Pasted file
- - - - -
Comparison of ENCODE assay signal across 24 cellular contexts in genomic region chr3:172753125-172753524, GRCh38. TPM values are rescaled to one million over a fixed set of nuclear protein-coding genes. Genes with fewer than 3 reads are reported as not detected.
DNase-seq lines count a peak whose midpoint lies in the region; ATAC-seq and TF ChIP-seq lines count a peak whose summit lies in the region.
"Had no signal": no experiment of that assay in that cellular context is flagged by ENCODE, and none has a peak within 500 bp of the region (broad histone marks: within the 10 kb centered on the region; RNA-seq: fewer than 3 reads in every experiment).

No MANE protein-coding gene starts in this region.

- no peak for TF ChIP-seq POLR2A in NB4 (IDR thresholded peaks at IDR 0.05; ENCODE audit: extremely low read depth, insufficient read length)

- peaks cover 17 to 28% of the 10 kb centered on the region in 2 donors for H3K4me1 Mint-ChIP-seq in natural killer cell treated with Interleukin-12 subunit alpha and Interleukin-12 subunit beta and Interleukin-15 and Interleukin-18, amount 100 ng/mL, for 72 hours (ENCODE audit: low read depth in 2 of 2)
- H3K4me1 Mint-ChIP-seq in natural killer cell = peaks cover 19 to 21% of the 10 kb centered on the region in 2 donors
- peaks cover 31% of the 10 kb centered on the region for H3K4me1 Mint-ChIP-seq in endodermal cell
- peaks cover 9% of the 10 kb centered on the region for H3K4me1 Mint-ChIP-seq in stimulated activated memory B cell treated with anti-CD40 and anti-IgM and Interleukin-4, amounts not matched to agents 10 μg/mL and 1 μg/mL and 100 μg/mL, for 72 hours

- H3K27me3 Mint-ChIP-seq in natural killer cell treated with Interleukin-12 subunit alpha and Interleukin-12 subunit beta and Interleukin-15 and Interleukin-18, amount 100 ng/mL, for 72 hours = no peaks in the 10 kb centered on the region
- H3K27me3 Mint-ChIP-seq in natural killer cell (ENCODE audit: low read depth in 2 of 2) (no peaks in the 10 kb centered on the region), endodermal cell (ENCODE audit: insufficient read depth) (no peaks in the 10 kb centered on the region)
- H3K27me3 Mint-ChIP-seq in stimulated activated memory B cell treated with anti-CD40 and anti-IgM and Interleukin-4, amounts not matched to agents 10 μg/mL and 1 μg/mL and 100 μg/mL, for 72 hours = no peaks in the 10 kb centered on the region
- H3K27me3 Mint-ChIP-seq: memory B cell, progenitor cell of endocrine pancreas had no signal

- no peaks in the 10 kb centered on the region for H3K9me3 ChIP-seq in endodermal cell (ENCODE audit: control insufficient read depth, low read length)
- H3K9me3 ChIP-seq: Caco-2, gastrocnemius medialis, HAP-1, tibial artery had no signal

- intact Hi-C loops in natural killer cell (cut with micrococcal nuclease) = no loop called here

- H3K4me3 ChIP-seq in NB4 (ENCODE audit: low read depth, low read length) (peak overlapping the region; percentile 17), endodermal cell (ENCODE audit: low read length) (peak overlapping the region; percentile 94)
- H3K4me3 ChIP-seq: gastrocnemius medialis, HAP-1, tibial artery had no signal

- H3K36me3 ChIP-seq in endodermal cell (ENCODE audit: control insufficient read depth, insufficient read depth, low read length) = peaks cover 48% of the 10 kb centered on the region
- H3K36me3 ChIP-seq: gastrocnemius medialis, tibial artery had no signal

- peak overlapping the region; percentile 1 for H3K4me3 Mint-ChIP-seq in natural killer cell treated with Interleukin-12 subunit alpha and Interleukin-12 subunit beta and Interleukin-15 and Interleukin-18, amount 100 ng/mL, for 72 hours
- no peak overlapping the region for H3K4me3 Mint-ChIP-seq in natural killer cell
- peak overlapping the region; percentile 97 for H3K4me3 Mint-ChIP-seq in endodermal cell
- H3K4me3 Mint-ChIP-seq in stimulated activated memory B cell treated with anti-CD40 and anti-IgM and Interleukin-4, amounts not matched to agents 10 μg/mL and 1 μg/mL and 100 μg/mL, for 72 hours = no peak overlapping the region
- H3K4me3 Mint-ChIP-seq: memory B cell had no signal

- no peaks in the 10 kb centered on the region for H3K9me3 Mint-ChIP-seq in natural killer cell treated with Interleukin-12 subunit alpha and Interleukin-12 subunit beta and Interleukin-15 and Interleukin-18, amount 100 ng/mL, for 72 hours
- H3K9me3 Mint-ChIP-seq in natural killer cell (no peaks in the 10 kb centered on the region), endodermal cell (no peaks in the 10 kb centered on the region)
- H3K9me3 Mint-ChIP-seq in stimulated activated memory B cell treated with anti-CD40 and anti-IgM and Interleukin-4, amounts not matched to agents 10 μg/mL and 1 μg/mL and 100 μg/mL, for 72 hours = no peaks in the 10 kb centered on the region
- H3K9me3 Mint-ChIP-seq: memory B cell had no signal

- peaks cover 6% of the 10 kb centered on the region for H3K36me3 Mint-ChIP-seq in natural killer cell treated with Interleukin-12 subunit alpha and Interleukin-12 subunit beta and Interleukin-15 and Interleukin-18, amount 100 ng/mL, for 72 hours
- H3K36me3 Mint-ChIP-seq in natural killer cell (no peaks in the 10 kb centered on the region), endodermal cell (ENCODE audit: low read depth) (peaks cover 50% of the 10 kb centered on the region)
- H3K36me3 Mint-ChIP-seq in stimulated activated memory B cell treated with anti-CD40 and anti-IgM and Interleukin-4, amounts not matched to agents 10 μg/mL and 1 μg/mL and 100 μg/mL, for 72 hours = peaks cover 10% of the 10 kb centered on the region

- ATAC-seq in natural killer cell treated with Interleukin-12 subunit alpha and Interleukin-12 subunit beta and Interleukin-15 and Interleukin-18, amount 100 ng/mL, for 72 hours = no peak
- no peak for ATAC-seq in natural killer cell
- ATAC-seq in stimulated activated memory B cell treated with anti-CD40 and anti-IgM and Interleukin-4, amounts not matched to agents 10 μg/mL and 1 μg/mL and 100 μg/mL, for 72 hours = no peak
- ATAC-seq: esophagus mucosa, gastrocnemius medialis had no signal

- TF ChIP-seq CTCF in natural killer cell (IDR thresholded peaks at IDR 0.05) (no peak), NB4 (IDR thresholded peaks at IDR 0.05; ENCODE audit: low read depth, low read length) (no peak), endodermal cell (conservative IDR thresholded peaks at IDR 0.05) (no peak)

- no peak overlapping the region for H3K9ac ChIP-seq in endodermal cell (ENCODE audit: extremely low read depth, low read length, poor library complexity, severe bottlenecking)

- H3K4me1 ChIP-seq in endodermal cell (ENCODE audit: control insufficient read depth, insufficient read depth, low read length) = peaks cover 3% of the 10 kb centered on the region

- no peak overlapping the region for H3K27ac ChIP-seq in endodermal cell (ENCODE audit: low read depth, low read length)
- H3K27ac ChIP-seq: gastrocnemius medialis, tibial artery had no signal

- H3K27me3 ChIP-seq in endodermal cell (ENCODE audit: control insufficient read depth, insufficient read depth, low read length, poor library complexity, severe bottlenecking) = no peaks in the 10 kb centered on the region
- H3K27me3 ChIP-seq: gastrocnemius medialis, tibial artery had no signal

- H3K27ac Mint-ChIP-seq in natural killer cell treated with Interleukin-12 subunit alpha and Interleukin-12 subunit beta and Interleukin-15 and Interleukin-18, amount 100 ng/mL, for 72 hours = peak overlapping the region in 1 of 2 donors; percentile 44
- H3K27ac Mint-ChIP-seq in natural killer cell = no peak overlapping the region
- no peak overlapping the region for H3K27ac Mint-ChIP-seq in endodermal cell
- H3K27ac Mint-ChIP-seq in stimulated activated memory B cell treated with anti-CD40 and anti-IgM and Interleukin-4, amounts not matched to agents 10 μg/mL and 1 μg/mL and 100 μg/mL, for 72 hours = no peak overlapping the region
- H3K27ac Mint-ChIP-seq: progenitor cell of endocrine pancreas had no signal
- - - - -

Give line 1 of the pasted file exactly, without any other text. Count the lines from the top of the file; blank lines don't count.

Comparison of ENCODE assay signal across 24 cellular contexts in genomic region chr3:172753125-172753524, GRCh38. TPM values are rescaled to one million over a fixed set of nuclear protein-coding genes. Genes with fewer than 3 reads are reported as not detected.